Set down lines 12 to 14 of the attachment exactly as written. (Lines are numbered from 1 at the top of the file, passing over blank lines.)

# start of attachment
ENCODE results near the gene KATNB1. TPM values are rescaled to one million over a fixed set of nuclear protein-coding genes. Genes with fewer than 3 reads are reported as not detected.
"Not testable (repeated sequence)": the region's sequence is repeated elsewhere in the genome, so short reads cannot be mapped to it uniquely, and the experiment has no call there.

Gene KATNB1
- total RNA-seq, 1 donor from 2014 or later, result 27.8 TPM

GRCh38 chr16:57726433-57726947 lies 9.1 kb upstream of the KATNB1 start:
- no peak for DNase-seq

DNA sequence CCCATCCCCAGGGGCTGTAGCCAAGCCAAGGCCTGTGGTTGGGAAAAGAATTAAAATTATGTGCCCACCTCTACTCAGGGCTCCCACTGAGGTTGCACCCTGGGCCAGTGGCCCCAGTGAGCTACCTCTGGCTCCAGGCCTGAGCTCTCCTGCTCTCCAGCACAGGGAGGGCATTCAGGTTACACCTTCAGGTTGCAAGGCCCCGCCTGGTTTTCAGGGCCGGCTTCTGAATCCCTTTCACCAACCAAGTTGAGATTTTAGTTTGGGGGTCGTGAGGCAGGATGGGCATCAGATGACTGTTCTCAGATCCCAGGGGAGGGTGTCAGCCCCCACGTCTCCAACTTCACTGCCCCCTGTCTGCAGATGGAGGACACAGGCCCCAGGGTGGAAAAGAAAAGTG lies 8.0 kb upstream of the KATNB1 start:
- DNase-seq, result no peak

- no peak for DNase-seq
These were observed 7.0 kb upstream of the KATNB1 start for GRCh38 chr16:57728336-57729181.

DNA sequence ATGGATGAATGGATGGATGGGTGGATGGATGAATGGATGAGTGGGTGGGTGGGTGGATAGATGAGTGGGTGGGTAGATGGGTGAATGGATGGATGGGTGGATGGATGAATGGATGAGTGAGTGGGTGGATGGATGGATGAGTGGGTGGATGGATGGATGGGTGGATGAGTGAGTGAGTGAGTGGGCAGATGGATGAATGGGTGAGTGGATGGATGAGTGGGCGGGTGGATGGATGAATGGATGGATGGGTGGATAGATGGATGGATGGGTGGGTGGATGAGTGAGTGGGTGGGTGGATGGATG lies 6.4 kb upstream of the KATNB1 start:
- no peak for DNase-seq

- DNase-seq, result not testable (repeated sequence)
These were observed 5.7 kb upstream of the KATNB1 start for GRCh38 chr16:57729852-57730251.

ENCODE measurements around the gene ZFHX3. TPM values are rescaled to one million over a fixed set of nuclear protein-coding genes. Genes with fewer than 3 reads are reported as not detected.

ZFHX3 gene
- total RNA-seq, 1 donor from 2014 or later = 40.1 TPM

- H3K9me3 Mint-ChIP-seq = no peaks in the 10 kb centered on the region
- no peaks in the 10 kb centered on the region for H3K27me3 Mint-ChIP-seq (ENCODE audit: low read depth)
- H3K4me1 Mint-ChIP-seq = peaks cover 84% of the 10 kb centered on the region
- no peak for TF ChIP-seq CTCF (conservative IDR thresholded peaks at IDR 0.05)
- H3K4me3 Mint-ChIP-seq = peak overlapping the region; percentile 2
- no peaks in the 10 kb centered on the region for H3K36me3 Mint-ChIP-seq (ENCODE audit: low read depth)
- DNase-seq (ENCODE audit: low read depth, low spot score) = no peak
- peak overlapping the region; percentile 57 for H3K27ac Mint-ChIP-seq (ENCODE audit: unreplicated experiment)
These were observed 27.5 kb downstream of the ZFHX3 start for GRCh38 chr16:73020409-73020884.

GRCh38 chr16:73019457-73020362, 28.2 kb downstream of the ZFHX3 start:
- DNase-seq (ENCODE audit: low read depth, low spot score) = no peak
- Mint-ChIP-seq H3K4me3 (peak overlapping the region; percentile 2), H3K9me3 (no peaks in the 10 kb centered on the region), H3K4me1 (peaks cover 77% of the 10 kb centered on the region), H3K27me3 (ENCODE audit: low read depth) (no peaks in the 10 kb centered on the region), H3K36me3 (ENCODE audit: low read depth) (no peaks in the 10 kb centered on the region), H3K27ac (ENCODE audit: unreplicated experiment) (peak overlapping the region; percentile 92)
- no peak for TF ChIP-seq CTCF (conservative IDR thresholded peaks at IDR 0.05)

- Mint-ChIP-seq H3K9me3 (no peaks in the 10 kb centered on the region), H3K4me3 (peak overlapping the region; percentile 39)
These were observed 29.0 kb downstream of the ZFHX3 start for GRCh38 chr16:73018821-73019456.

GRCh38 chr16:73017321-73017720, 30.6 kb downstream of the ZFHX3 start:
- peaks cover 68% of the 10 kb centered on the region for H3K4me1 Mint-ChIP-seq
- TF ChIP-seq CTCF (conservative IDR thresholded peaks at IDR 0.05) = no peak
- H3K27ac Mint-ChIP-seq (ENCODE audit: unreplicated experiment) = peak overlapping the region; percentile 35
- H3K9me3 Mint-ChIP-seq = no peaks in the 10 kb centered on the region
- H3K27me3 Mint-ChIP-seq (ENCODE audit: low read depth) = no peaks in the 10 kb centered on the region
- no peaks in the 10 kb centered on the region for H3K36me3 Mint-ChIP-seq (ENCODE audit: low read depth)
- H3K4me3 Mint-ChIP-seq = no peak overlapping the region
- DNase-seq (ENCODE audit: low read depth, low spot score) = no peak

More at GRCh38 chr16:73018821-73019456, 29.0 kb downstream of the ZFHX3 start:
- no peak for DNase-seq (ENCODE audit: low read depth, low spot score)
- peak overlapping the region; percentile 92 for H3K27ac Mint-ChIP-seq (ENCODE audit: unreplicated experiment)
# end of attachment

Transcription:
- no peak for DNase-seq

- DNase-seq, result not testable (repeated sequence)
These were observed 5.7 kb upstream of the KATNB1 start for GRCh38 chr16:57729852-57730251.